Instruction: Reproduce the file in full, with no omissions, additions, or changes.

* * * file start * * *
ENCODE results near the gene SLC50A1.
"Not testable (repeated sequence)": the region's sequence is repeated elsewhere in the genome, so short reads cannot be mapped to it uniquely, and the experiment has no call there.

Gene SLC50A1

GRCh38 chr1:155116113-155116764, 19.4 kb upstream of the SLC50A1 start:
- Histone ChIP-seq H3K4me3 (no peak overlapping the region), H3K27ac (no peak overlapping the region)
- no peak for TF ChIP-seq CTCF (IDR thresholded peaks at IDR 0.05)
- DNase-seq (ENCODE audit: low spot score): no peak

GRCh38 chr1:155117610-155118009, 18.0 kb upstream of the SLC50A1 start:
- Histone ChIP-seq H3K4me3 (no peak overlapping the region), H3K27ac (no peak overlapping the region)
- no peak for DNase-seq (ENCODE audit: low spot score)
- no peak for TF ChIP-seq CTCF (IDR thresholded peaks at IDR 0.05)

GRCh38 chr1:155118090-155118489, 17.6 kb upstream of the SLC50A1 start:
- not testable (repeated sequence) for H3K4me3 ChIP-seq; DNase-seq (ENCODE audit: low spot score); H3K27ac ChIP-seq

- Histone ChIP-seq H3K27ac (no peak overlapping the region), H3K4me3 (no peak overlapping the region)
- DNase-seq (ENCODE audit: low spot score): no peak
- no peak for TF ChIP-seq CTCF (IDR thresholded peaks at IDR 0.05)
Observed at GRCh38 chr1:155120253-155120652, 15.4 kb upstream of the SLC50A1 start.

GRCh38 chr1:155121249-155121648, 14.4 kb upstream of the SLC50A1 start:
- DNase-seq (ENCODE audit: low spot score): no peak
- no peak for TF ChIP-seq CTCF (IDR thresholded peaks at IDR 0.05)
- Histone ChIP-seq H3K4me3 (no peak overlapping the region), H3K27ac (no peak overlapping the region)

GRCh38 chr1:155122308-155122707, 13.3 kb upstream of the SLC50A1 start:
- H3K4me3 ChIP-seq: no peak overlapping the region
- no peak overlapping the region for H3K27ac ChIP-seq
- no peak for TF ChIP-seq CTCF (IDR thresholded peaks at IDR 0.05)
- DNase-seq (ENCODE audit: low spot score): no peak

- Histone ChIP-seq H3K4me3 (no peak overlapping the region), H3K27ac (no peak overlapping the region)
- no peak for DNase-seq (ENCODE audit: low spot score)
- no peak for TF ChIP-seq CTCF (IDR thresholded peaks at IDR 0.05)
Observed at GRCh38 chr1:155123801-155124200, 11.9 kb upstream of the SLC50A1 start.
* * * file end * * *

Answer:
ENCODE results near the gene SLC50A1.
"Not testable (repeated sequence)": the region's sequence is repeated elsewhere in the genome, so short reads cannot be mapped to it uniquely, and the experiment has no call there.

Gene SLC50A1

GRCh38 chr1:155116113-155116764, 19.4 kb upstream of the SLC50A1 start:
- Histone ChIP-seq H3K4me3 (no peak overlapping the region), H3K27ac (no peak overlapping the region)
- no peak for TF ChIP-seq CTCF (IDR thresholded peaks at IDR 0.05)
- DNase-seq (ENCODE audit: low spot score): no peak

GRCh38 chr1:155117610-155118009, 18.0 kb upstream of the SLC50A1 start:
- Histone ChIP-seq H3K4me3 (no peak overlapping the region), H3K27ac (no peak overlapping the region)
- no peak for DNase-seq (ENCODE audit: low spot score)
- no peak for TF ChIP-seq CTCF (IDR thresholded peaks at IDR 0.05)

GRCh38 chr1:155118090-155118489, 17.6 kb upstream of the SLC50A1 start:
- not testable (repeated sequence) for H3K4me3 ChIP-seq; DNase-seq (ENCODE audit: low spot score); H3K27ac ChIP-seq

- Histone ChIP-seq H3K27ac (no peak overlapping the region), H3K4me3 (no peak overlapping the region)
- DNase-seq (ENCODE audit: low spot score): no peak
- no peak for TF ChIP-seq CTCF (IDR thresholded peaks at IDR 0.05)
Observed at GRCh38 chr1:155120253-155120652, 15.4 kb upstream of the SLC50A1 start.

GRCh38 chr1:155121249-155121648, 14.4 kb upstream of the SLC50A1 start:
- DNase-seq (ENCODE audit: low spot score): no peak
- no peak for TF ChIP-seq CTCF (IDR thresholded peaks at IDR 0.05)
- Histone ChIP-seq H3K4me3 (no peak overlapping the region), H3K27ac (no peak overlapping the region)

GRCh38 chr1:155122308-155122707, 13.3 kb upstream of the SLC50A1 start:
- H3K4me3 ChIP-seq: no peak overlapping the region
- no peak overlapping the region for H3K27ac ChIP-seq
- no peak for TF ChIP-seq CTCF (IDR thresholded peaks at IDR 0.05)
- DNase-seq (ENCODE audit: low spot score): no peak

- Histone ChIP-seq H3K4me3 (no peak overlapping the region), H3K27ac (no peak overlapping the region)
- no peak for DNase-seq (ENCODE audit: low spot score)
- no peak for TF ChIP-seq CTCF (IDR thresholded peaks at IDR 0.05)
Observed at GRCh38 chr1:155123801-155124200, 11.9 kb upstream of the SLC50A1 start.